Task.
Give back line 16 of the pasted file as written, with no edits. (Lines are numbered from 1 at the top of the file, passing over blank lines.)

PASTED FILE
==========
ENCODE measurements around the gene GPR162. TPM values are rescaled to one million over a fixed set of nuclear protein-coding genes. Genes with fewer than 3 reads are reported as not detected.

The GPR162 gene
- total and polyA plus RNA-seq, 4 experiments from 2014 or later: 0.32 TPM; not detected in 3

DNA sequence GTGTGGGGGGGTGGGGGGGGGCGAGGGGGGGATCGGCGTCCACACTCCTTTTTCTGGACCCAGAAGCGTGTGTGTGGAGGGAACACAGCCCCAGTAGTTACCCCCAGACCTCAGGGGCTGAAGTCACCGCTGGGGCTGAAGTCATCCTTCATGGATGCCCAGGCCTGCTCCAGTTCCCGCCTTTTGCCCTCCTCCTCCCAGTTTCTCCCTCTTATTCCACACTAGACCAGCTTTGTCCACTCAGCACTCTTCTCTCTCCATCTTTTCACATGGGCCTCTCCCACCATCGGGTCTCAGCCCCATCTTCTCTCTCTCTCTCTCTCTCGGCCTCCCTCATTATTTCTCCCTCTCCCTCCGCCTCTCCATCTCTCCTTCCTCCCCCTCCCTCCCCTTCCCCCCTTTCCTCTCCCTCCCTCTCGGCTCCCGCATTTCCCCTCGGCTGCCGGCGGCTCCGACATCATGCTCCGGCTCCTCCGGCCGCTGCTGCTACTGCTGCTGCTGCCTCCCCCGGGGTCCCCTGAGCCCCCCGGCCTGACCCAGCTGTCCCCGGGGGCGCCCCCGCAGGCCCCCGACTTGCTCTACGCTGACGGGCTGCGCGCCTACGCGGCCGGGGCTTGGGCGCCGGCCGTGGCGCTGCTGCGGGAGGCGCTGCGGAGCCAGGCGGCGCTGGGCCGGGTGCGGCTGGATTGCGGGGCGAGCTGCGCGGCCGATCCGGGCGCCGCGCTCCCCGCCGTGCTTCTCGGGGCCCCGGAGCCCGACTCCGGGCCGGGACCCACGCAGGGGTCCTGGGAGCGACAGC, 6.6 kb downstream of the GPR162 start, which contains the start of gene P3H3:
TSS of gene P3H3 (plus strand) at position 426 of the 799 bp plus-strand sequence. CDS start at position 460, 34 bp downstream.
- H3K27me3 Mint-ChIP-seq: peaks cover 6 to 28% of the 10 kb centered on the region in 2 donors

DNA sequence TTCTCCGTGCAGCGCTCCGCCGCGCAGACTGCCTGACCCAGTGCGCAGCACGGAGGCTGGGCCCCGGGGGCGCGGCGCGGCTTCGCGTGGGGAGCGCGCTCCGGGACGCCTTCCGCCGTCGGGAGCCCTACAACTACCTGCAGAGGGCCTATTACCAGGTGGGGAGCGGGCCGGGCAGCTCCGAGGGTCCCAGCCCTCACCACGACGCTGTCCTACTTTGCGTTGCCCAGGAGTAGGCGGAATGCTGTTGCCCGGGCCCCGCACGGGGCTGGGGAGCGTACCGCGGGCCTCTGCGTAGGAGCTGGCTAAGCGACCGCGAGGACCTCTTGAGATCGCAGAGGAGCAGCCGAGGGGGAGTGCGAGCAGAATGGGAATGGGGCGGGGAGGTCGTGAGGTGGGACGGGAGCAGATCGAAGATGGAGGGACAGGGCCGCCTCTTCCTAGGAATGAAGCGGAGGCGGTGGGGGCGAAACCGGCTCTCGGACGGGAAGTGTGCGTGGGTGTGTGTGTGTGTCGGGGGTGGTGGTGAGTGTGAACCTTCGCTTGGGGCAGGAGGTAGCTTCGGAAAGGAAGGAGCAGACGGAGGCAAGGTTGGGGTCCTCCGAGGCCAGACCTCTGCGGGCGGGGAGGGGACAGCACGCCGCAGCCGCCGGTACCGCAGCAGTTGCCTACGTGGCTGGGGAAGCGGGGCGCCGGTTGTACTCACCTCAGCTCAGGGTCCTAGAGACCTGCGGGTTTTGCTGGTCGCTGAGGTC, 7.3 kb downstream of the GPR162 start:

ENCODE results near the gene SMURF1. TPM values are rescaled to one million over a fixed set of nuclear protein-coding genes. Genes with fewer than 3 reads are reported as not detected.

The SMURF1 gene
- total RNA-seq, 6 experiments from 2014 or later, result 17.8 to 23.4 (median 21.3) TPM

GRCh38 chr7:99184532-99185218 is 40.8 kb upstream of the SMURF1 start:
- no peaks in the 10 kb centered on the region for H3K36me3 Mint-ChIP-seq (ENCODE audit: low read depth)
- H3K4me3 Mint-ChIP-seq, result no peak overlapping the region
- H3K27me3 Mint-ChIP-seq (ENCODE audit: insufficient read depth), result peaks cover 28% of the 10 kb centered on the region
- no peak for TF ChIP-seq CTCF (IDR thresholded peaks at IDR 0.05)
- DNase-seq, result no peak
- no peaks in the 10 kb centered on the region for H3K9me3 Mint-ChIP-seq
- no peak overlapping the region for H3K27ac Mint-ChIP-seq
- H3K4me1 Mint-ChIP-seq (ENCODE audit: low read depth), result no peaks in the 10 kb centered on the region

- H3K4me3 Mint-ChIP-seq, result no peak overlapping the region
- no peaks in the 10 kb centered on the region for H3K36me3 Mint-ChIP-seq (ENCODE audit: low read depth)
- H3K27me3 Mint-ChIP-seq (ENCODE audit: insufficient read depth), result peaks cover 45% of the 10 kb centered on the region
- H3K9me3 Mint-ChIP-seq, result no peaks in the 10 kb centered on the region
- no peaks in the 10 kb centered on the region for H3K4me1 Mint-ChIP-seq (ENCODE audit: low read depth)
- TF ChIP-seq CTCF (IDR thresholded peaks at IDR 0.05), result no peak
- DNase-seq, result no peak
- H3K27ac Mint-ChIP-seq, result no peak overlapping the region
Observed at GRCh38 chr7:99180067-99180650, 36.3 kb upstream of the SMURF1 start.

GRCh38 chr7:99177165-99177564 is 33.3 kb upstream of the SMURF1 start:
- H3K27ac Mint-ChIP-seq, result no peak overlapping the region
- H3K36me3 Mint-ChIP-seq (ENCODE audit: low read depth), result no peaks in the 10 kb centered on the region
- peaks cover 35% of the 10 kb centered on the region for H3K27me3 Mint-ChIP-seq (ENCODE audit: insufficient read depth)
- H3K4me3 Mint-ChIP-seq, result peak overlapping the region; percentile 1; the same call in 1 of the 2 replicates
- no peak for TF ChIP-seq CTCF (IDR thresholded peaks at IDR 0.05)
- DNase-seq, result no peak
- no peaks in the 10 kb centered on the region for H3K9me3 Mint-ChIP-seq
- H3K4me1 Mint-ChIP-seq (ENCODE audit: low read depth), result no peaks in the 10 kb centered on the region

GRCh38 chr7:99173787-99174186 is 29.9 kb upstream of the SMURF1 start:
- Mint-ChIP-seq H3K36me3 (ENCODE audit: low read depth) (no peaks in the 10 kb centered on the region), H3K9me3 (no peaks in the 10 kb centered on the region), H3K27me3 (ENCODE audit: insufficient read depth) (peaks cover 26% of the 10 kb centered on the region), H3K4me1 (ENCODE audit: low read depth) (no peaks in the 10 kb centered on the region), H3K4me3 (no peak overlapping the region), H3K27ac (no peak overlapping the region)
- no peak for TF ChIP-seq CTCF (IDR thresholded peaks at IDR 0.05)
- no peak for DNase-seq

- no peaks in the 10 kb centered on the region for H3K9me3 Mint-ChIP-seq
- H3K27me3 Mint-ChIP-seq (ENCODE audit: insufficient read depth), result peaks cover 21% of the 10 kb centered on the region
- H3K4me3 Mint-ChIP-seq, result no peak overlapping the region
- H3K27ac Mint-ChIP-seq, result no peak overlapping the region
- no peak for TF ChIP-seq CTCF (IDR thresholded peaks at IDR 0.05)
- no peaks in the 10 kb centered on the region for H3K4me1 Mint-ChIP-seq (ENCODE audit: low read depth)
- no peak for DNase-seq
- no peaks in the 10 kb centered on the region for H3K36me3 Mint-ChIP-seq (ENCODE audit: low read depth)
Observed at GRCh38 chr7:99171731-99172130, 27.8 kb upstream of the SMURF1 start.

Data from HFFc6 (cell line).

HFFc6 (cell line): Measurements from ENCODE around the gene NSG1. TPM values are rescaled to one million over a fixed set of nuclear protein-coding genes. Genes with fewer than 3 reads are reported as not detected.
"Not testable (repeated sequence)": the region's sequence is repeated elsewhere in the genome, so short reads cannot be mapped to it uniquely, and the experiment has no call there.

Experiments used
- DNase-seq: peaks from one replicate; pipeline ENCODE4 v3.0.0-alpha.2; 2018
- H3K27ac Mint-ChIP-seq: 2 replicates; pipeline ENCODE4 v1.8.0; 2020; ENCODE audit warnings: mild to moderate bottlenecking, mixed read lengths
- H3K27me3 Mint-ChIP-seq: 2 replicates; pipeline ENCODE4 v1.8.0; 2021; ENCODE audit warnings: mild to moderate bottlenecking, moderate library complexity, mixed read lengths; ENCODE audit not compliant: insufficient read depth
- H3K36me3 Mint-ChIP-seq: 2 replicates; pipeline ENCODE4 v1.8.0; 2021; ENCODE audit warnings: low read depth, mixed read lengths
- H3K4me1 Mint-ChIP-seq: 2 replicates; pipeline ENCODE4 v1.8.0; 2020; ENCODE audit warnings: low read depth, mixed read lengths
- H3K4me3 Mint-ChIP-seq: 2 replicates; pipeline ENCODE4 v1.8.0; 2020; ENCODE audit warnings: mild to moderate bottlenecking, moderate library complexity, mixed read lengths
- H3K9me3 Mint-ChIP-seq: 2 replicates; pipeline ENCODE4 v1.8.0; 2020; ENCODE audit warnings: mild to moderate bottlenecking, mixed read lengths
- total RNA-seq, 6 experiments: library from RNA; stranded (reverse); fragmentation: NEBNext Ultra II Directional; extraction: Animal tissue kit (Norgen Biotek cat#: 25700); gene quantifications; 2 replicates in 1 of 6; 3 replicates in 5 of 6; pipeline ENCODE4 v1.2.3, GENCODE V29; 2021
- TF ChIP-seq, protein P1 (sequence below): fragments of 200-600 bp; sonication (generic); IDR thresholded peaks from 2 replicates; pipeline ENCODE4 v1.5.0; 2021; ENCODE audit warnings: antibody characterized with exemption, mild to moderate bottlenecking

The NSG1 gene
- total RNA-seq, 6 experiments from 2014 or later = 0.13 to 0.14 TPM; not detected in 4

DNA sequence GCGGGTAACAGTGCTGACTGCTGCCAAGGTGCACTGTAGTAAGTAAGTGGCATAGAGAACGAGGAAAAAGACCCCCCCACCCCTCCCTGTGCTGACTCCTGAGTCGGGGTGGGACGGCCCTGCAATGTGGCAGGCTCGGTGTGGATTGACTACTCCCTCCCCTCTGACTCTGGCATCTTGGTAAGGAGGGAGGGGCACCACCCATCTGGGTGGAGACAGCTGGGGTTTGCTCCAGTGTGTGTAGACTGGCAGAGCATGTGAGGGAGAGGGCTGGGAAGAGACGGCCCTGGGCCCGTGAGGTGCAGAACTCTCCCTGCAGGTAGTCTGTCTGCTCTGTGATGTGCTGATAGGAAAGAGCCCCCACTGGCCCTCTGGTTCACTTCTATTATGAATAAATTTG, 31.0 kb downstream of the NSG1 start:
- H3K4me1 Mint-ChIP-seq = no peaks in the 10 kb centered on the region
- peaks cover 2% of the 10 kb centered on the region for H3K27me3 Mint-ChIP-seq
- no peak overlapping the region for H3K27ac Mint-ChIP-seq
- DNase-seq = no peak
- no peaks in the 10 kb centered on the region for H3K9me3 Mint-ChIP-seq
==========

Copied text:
- DNase-seq, result no peak